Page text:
Journal of Infectious Diseases and Medical Microbiology

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Editorial - Journal of Infectious Diseases and Medical Microbiology (2021) Volume 5, Issue 2

Editorial note on anaerobic bacteria.

Gavvala Priyanka
Department of Biotechnology, Osmania University, Hyderabad, Telangana, India

*Correspondence to:
Gavvala Priyanka Department of Biotechnology
Osmania University
E-mail: [email protected]

Accepted on November 15, 2021


Anaerobic bacteria predominate in the normal skin and mucosal flora. Infections caused by anaerobes are common and can occur if they have a normal flora (endogenous) and can be serious or life-threatening. Anaerobic bacteria are demanding, difficult to isolate, and often overlooked. Their extraction requires appropriate methods of collection, transport and culture. Their ubiquity on the mucosal skin surface often impedes the generation of meaningful cultures. However, they make a big difference in the lethal effect of oxygen. Severe anaerobes do not grow on the 10 carbon dioxide in the air. Micro aerobic bacteria can grow in air or in oxygen under aerobic or anaerobic conditions, and facultative organisms can grow in the presence or absence of air. The general teaching is that the negative redox potential (Eh) of the environment is an important factor. However, studies with Bacteroides fragilis have shown that oxygen has a direct toxic effect. If oxygen is not introduced, the chemical manipulation of the redox potential has no effect. In addition, the airworthiness and possibly toxicity of anaerobic bacteria correlates with the ability to induce the protective enzyme superoxide dismutase upon exposure to oxygen.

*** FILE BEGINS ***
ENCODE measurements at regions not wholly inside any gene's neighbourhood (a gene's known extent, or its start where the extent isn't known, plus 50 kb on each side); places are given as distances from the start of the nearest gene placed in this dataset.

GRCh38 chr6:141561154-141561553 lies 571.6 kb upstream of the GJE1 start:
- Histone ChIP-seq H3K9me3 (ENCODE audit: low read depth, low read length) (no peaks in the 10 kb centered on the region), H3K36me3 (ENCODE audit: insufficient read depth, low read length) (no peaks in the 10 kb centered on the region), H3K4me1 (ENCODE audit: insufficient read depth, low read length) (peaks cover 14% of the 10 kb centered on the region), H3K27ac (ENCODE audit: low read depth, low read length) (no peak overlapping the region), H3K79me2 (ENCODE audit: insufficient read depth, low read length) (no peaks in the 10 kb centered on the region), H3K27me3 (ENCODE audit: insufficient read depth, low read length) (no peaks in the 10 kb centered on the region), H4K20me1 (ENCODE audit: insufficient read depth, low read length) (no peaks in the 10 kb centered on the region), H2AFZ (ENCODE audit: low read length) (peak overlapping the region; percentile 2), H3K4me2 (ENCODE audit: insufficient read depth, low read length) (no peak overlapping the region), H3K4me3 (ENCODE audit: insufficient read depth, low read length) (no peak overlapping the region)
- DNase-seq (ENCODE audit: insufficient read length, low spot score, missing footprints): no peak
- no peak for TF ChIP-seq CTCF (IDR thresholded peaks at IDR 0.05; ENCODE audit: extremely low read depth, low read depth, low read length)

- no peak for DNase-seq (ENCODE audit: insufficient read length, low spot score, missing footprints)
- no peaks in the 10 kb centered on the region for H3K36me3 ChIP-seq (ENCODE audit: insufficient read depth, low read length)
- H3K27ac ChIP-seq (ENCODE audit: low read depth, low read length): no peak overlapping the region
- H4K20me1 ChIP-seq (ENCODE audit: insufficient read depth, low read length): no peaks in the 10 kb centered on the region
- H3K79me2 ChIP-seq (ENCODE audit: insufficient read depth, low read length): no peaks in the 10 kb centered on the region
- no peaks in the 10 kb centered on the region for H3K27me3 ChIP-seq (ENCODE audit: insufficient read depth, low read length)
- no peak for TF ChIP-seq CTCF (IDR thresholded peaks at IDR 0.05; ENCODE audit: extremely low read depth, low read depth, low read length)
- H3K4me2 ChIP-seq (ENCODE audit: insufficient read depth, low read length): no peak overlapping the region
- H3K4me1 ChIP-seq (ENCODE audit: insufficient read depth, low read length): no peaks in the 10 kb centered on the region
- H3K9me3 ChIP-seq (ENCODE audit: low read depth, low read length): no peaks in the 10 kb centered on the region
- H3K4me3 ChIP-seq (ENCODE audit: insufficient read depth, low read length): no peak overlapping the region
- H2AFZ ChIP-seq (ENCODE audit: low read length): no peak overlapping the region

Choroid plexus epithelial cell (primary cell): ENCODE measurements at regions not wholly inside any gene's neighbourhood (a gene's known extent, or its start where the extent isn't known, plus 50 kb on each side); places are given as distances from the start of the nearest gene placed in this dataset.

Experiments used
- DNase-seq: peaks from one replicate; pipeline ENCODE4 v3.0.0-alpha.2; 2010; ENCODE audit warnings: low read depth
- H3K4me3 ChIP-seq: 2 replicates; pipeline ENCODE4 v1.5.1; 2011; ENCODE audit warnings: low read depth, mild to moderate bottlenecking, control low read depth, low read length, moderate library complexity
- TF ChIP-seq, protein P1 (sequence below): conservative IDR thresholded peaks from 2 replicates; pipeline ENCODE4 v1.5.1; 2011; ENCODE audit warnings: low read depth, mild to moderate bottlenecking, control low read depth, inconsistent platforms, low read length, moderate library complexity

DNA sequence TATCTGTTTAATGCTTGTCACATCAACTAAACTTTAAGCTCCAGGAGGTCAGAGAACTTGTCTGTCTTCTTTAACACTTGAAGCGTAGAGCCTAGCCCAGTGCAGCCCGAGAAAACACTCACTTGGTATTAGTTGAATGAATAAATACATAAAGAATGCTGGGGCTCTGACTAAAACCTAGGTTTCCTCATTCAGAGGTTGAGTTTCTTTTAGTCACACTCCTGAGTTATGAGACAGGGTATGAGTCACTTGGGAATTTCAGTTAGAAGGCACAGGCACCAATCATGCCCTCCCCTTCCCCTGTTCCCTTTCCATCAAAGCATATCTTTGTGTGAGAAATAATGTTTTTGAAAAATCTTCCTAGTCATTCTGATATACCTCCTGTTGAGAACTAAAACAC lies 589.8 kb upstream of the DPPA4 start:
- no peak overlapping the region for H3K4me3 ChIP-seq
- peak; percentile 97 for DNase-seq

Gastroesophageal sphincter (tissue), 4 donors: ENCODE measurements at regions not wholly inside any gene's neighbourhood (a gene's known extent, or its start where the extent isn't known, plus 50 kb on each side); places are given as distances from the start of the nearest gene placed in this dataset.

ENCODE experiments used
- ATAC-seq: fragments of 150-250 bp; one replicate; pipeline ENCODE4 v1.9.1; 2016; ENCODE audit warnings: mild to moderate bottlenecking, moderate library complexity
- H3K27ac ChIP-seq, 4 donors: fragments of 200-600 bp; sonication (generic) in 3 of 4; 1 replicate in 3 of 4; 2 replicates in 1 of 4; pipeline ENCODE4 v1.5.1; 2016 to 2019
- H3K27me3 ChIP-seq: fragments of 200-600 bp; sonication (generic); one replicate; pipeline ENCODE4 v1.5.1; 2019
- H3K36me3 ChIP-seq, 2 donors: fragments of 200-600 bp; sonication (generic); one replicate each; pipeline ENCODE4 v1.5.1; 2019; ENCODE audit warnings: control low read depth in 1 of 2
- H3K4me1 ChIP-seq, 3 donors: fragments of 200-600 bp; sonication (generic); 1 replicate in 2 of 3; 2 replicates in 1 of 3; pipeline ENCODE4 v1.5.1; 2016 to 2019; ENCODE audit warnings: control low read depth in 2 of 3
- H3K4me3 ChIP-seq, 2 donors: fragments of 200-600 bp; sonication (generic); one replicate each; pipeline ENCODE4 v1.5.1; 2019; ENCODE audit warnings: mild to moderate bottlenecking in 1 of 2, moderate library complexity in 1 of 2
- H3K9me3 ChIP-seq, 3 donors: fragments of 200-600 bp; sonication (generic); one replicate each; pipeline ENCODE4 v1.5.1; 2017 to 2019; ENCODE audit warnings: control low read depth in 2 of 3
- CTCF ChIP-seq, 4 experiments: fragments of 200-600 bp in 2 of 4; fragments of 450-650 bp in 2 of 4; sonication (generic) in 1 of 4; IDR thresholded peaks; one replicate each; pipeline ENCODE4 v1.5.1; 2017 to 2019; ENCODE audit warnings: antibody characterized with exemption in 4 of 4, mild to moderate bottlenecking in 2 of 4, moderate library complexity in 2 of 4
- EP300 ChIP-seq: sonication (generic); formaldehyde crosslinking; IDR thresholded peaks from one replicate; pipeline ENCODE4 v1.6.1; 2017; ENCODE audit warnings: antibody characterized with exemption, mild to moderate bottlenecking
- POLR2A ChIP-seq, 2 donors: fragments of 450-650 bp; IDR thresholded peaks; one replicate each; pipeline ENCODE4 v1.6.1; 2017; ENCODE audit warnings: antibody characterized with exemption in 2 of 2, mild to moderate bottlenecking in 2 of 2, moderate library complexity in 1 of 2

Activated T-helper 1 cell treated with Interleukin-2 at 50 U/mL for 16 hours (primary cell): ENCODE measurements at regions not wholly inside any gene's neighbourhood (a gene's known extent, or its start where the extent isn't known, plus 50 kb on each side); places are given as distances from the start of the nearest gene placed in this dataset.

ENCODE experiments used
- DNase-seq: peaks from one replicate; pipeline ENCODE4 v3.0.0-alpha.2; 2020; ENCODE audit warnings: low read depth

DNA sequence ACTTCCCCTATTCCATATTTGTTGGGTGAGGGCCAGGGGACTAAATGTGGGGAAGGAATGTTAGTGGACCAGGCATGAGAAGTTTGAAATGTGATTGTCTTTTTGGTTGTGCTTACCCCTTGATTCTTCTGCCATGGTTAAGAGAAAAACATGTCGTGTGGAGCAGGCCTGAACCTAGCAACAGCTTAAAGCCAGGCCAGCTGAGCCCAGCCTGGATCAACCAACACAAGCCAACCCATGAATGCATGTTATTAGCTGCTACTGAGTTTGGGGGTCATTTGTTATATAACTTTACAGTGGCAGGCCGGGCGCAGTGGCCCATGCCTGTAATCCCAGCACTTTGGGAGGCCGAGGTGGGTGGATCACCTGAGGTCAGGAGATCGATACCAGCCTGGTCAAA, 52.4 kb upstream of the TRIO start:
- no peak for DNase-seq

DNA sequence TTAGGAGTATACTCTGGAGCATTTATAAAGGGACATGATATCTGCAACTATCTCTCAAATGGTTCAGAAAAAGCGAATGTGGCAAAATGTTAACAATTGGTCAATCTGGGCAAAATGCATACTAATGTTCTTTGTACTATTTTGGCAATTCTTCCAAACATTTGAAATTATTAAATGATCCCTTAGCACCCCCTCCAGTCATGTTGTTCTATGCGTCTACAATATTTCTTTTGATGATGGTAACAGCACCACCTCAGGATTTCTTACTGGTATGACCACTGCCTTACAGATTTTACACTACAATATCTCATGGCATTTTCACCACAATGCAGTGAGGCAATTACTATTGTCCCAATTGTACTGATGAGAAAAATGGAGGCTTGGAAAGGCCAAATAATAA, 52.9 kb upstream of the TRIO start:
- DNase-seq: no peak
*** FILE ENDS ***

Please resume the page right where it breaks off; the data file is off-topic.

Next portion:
The classification of anaerobes has changed due to improved characterization by genetic studies. The genera and groups most frequently isolated from clinical infections in descending order of frequency are Bacteroides/Prevotella, Peptostreptococcus, Clostridium, Fusobacterium, Gram-positive rods and Gramnegative cocci. DNA techniques (eg, determining DNA mol% of guanine and cytosine content, ribosomal RNA homology, gel electrophoresis sequencing) and chemical taxonomic analysis (e.g., peptide glycan analysis, whole cell fatty acid gasliquid chromatography). There is a classification in the use of Relationships between anaerobic bacteria. Extensive taxonomic changes affected the Bacteroidaceae family and anaerobic Gram +ve cocci. Bacteroides melaninogenicus was a single species until 1977 and is now composed of two genera and >15 species. With minor changes to the classification of Gram +ve rods, the genus Eubacterium is heterogeneous and under-studied.

Anaerobic microorganisms are common pathogens in humans. The most clinically important anaerobes are involved in mixed infections in addition to aerobic bacteria, but under certain circumstances: B. Bloodstream causes serious illness. There is a possibility. Anaerobic bacteria that commonly cause infections in humans are Bacteroides, Prevotella, Fusobacterium, Clostridium species, and Gram-positive anaerobic cocci. Anaerobic bacteria are symbiotic organisms on the mucosal surface of the oral cavity, gastrointestinal tract, and female reproductive organs. Anaerobic infections are usually multimicrobial and often result primarily from surgery, trauma, and destruction of the mucosal surface due to the presence of tumours. Anaerobic bacteria are difficult to diagnose and are often overlooked due to their demanding nature. Their separation requires appropriate methods of collection, transport and culture. Infections caused by anaerobic bacteria include aspiration pneumoni, lung abscess and brain abscess, oral and dental processes. Antibiotics that have the greatest effect on most anaerobic bacteria include metronidazole, a β-lactam / β-lactamase inhibitor combination, and a carbapenem.

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